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Dear Dr. Smith
Dear Dr. Smith,
I have been struggling with evil sexual dreams for almost a year. In my dreams I do the most disgusting things that I would never even attempt to do in real life. What I do not understand is that I enjoyed the intercourse in the dream and I woke up feeling an organism, after that I felt so disgusted and dirty. The attack takes place between midnight and 3 am.
I have been praying about it and I have set my alarm to wake me up in the midnight so that I can pray and read the bible and meditate.
I would like these dreams to stop completely, I dread going to bed now and I am tired of this ambush. It feels so real and it feels like I am being attacked by evil spirits. I have also noticed that my mind conceptualizes evil things before I go to sleep. I try to avoid thinking about these things by reading the bible until I fall asleep, however, I want this to come to an end completely. I have confessed all my sins and I do believe that God has forgiven me. Please HELP!!!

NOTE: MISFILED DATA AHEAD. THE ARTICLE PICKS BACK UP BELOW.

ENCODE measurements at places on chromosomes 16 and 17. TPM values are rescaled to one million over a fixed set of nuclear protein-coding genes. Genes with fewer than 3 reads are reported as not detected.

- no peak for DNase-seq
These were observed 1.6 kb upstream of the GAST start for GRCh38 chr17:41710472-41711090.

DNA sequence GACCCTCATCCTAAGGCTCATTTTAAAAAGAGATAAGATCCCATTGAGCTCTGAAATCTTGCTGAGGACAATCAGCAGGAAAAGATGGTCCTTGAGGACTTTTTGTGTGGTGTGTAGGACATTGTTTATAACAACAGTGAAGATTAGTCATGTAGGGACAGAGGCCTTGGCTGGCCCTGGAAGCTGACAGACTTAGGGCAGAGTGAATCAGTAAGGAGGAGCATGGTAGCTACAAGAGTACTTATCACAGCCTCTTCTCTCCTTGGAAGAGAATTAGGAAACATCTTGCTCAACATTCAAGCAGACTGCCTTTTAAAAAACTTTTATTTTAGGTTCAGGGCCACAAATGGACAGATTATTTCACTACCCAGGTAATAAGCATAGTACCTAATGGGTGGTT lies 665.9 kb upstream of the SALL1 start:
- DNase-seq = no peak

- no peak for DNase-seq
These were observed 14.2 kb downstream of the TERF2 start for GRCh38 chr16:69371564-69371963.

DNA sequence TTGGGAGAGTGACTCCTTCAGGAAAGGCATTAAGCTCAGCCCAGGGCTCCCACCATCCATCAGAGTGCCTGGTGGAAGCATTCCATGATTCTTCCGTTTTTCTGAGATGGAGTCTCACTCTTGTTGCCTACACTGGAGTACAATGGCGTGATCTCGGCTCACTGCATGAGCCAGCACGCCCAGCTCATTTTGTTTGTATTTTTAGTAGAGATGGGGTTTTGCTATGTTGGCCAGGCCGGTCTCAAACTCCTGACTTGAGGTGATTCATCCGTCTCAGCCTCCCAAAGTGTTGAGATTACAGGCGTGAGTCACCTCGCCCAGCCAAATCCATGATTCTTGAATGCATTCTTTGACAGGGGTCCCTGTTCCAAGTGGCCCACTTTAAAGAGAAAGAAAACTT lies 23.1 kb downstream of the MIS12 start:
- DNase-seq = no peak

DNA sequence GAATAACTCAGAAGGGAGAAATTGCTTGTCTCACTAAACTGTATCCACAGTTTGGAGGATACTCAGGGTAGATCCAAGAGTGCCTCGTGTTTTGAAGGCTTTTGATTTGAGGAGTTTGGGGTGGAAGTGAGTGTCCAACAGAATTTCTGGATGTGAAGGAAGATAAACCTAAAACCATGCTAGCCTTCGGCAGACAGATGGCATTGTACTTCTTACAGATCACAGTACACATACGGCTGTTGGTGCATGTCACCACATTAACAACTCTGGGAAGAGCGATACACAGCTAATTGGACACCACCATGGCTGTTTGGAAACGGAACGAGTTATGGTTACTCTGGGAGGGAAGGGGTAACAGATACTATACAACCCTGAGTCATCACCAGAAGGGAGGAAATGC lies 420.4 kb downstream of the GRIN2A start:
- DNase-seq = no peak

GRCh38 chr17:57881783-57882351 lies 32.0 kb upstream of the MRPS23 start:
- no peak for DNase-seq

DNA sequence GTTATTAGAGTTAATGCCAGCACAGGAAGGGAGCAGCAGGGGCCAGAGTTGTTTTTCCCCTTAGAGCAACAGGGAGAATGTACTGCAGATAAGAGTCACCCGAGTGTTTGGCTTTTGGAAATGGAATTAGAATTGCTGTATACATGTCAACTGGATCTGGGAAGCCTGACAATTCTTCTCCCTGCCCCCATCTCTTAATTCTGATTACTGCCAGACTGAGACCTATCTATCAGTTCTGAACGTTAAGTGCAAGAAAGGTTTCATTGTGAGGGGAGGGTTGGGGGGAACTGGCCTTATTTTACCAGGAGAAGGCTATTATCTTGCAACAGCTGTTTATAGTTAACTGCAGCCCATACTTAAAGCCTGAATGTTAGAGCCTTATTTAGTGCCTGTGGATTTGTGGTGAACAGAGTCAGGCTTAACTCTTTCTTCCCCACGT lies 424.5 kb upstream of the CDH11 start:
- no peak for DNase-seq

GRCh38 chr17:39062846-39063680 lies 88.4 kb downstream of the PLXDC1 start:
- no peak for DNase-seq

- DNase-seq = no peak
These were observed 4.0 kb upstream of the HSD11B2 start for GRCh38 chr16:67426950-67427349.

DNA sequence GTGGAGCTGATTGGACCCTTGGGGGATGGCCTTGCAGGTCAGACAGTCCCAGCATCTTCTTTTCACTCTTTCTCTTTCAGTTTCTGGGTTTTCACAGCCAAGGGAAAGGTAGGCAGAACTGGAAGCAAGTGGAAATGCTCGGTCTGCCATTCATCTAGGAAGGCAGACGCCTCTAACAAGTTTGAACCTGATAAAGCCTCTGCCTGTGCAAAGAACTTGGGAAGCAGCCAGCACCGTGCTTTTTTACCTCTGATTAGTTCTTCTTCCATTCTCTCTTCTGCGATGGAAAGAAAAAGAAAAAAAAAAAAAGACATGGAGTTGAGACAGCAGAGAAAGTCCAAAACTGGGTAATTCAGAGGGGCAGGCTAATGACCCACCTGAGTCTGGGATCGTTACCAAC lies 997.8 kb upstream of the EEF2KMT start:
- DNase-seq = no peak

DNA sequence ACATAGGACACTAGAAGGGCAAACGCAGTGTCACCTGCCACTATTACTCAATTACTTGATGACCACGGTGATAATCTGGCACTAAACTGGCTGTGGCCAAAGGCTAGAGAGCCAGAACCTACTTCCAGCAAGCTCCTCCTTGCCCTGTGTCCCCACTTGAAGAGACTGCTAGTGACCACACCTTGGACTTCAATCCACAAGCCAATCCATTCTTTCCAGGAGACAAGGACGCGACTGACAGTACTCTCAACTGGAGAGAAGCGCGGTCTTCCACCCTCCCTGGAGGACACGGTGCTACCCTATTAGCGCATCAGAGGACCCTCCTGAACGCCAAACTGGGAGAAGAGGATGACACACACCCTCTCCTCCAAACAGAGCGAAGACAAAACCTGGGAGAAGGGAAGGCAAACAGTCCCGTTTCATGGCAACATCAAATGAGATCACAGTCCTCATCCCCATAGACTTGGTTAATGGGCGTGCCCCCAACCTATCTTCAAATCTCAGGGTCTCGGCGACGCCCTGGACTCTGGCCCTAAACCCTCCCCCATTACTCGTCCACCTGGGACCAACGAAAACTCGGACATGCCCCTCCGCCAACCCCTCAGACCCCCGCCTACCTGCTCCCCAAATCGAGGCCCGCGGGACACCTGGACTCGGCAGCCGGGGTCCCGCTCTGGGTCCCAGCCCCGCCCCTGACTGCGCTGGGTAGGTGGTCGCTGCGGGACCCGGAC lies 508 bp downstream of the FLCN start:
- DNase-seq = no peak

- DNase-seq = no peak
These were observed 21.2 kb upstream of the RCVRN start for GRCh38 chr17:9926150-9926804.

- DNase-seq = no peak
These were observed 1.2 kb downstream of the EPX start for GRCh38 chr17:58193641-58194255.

People dream because of the intense activity that is constantly going on in their subconscious minds. Sex and sexual fantasies are among the most powerful of all human drives. It is therefore, not surprising that so many dreams have a strong sexual content. Some people do not get upset over their sexual dreams, as a matter of fact, some actually enjoyed it. However, there are those like yourself who do get very depressed and stressed over sex dreams, primarily because of the subject matter and the part the dreamer is playing. Common disturbing subjects are; multiple partners, violence, rape, sex with the devil, sex with a married person, sex with an ex, sex with a famous person, sex with beast, incest, etc.